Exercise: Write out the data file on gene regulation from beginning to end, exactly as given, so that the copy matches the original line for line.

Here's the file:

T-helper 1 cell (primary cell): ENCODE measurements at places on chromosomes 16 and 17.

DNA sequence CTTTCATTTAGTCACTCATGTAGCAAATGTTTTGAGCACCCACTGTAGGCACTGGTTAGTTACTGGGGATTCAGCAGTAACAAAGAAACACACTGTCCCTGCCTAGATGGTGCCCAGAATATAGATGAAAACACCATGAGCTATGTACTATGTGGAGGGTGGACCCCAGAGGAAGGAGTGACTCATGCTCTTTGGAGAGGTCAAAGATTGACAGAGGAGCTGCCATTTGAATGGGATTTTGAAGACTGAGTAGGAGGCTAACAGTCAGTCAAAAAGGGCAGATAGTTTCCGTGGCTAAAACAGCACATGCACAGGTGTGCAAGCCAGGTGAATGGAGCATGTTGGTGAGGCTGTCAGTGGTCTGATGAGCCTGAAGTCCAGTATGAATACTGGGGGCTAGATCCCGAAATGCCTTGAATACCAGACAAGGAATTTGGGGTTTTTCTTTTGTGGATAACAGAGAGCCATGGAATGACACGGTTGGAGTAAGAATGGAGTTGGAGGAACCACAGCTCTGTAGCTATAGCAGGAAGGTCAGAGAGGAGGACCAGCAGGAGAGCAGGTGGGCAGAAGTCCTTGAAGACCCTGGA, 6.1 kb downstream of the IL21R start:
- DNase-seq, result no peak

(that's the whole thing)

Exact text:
T-helper 1 cell (primary cell): ENCODE measurements at places on chromosomes 16 and 17.

DNA sequence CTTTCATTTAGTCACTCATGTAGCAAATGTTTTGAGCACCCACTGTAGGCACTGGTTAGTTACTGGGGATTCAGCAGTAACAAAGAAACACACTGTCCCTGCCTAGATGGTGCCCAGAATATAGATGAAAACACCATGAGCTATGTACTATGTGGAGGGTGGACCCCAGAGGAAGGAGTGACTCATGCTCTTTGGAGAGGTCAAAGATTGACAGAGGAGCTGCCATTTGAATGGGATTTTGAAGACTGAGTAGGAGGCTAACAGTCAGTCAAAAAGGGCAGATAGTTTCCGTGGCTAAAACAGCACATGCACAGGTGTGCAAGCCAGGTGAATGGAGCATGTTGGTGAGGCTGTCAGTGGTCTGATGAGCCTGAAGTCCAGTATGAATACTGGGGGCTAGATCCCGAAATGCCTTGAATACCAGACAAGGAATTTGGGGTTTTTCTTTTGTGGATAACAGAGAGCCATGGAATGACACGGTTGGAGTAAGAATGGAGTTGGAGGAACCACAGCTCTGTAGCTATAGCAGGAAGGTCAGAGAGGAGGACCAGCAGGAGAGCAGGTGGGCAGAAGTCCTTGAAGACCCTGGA, 6.1 kb downstream of the IL21R start:
- DNase-seq, result no peak